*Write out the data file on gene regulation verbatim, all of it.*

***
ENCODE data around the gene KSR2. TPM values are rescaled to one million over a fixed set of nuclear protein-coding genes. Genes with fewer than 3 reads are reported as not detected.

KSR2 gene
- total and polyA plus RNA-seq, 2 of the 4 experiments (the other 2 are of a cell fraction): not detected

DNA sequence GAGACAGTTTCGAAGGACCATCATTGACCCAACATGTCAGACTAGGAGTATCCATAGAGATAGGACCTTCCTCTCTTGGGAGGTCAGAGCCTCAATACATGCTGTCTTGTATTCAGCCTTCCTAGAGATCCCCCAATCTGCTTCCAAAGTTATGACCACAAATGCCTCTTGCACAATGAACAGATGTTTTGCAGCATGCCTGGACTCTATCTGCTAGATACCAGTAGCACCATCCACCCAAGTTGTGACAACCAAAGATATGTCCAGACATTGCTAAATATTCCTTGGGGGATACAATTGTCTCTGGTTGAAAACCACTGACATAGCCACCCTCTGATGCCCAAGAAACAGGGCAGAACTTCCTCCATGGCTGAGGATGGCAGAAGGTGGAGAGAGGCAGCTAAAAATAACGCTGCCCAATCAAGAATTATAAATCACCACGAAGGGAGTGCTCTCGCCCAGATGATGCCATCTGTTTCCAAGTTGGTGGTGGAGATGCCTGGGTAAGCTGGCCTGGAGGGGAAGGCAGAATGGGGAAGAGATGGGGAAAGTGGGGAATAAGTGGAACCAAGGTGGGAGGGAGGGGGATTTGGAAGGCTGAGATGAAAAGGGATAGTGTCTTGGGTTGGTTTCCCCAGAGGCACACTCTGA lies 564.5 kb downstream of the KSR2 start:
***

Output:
ENCODE data around the gene KSR2. TPM values are rescaled to one million over a fixed set of nuclear protein-coding genes. Genes with fewer than 3 reads are reported as not detected.

KSR2 gene
- total and polyA plus RNA-seq, 2 of the 4 experiments (the other 2 are of a cell fraction): not detected

DNA sequence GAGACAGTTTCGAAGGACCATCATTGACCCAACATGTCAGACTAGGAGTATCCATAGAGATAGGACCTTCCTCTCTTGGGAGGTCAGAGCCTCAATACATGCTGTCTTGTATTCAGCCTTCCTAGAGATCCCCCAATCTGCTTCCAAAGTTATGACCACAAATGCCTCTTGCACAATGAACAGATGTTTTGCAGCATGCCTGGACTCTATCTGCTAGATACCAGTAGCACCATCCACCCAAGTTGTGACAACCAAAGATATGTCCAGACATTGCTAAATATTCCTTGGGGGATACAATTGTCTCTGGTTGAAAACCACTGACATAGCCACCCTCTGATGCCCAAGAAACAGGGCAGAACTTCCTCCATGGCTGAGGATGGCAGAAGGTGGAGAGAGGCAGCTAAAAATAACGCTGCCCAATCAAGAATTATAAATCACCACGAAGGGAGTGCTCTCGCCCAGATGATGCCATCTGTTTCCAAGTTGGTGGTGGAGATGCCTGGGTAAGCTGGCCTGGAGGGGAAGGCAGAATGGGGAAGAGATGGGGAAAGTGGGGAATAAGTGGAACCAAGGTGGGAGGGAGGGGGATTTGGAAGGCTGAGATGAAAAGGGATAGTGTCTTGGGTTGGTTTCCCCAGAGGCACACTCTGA lies 564.5 kb downstream of the KSR2 start: